Mikheil Saakashvili said his future cabinet would be “much more all-inclusive” and signaled a readiness to even include political opponents.
Speaking in a live interview on Rustavi 2 TV’s late-night political talk show, Primetime, on January 8, Saakashvili said: “This election has demonstrated that public opinion is diverse… Many voters turned out at the polling stations and many did not vote for us. And no one can ignore the opinions of those who didn’t vote for us.”
“Moreover, with the opposition in mind, we have to reshuffle the current composition of the executive government and I believe that we should be much more all-inclusive and reach out to a broader circle of people for inclusion [into the cabinet].”
The TV talk show, which usually goes out on Mondays and Thursdays, interviewed Saakashvili amid a mounting political controversy involving allegations by the opposition coalition of vote rigging and calls for protest rallies. With most of the votes already counted, according to the Central Election Commission (CEC), Saakashvili with over 52% is narrowly avoiding a run-off, while the opposition claims the election administrations have manipulated the count to avoid the second round. While, Saakashvili has a slight nationwide lead, he is, however, falling behind in Tbilisi, where his main rival, Levan Gachechiladze of the nine-party coalition, has made considerable gains.
In the TV interview, Saakashvili stopped short of proposing a coalition government and instead said the focus would be on inviting individuals regardless of their party affiliation.
“If opposition parties have – and I’m sure they do – calm, well-organized, honorable patriots and professionals, we should open a door for them into the government,” he said. “It won’t be a matter of deals between political parties; it should be more about individuals who happen to be from other political parties... This is not a matter of a formal coalition. I want to say that there are many honorable people, many of whom are on TV criticizing us, who are good professionals and patriots. We will talk with those people.”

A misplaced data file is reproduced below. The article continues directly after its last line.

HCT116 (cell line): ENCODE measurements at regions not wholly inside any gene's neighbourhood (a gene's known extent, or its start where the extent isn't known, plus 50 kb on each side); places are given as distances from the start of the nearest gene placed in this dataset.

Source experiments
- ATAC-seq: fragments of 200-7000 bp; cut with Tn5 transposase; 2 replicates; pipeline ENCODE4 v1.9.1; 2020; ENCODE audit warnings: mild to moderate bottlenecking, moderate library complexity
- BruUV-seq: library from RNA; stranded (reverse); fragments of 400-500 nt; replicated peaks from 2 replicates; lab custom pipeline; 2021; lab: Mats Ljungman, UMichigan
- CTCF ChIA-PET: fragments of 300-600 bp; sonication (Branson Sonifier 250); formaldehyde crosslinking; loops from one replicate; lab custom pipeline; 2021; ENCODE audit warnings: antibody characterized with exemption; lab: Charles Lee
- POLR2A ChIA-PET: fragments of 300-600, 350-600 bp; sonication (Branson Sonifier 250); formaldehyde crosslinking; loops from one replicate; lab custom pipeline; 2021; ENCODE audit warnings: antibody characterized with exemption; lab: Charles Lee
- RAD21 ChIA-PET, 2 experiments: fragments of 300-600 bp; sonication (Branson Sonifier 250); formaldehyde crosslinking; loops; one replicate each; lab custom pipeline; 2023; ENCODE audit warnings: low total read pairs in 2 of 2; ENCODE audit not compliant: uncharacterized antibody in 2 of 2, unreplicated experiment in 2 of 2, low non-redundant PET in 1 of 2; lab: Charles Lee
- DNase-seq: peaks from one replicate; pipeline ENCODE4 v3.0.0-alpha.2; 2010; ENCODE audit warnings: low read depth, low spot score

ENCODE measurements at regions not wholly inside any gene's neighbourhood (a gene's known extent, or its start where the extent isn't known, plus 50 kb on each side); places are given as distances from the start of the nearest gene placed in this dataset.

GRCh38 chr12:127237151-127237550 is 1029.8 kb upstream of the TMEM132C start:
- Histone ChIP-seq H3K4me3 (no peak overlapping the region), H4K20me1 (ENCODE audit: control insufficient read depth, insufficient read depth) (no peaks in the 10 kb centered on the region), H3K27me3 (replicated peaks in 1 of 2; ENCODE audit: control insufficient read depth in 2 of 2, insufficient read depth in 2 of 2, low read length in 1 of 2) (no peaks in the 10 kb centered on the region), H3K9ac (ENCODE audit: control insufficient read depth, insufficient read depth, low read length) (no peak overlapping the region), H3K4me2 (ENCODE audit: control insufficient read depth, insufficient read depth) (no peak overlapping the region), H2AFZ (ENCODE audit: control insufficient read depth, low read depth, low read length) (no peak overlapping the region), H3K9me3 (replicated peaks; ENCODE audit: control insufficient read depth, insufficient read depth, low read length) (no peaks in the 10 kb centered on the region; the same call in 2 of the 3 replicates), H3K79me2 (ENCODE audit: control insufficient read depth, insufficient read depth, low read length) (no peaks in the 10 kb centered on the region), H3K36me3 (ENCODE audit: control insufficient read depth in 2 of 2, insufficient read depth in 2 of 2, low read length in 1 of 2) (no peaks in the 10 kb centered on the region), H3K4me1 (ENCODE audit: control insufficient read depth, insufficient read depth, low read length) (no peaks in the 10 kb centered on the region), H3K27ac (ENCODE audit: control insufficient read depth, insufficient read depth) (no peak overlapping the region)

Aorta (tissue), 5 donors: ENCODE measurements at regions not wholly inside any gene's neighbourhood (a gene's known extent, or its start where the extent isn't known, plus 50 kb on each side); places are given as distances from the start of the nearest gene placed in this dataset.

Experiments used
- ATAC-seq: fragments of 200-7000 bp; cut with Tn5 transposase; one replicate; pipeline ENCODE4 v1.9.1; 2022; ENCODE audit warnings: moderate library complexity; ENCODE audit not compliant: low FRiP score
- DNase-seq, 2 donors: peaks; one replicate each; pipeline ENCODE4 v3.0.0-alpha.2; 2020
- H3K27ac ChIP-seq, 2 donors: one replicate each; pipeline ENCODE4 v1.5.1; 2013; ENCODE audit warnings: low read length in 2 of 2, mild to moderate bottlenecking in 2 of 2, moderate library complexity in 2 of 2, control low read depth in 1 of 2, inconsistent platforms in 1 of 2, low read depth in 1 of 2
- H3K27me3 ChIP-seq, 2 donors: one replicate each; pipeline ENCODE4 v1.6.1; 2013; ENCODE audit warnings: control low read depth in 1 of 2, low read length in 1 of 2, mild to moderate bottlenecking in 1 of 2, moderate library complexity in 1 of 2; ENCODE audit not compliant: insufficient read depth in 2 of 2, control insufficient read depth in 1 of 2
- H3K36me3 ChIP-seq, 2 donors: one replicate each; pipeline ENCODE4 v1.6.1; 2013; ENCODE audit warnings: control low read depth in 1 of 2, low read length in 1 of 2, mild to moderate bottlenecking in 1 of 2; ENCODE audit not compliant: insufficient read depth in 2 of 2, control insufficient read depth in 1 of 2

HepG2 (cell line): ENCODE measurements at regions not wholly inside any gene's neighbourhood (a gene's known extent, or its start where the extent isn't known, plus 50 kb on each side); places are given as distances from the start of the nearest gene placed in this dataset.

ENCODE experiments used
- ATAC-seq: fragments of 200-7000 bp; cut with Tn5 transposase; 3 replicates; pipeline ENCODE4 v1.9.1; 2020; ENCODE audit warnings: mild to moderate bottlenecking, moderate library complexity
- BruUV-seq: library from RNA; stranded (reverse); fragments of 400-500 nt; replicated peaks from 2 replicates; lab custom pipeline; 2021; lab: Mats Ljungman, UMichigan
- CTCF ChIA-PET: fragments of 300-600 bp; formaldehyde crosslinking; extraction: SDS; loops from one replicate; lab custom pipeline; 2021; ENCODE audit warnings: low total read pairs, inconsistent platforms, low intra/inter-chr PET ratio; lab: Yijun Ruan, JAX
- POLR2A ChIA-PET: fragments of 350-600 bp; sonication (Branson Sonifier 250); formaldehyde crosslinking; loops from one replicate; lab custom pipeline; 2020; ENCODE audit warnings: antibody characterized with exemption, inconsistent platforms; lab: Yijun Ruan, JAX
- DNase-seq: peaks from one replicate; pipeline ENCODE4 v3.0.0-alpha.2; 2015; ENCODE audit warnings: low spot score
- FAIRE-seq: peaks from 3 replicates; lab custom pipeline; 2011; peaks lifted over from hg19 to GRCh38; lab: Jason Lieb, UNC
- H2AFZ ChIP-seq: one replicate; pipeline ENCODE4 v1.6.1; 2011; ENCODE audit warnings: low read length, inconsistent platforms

“In my second term, cabinet posts will not be decided only on party affiliation. I’ve decided this because after my second presidential term I want to bequeath a democratic Georgia and not a party-based Georgia.”
He stressed that he wanted to be “the president of the entire Georgia and not just of one party or group.”
Saakashvili also signaled a shake-up within his ruling National Movement Party, saying he would “seriously reshuffle” the party-list ahead of the parliamentary elections, which he said, would probably be held either in April or May this year.
“New and interesting and professional people will be invited to join [the party-list] and my inner circle, and we may even recruit from other parties as well,” he said.
Although the CEC still hasn’t announced even early official results of the plebiscite on the timing of the parliamentary elections, exit poll results show that over 60% of voters favored a spring date, rather than in late 2008 as the authorities had been insisting on.
Saakashvili, previously a critic of the spring proposal, seemed unperturbed by the plebiscite result, saying even he welcomed the early challenge.
He said that with the presidential election already conducted, it was now in his interest to hold parliamentary elections in spring. “So I can only welcome the plebiscite results,” he said.
Saakashvili said he would not spend much time campaigning ahead of the parliamentary elections, perhaps only a few days before polling day.
“Of course I will do all I can to ensure we have supporters of our course in Parliament, but at the same time I’ll spare no efforts on cooperating with various political parties to ensure a maximum of consensus on major issues. Our goal is to prevent a seriously polarized political situation in Parliament, which could prevent initiatives of vital national importance,” Saakashvili said.
He said that he planned to set up an all-inclusive group to outline a 50-day action plan for the implementation of his pre-election slogan – Georgian without Poverty.
Saakashvili also acknowledged once again that many mistakes had been made during his first presidential term. The abuse of property rights, which, he said, had produced “a sense of insecurity”, was the biggest one. He said that additional constitutional guarantees were planned to protect property rights.
He suggested that such abuses, mostly seen in Tbilisi, could have contributed to his relative poor performance in the capital.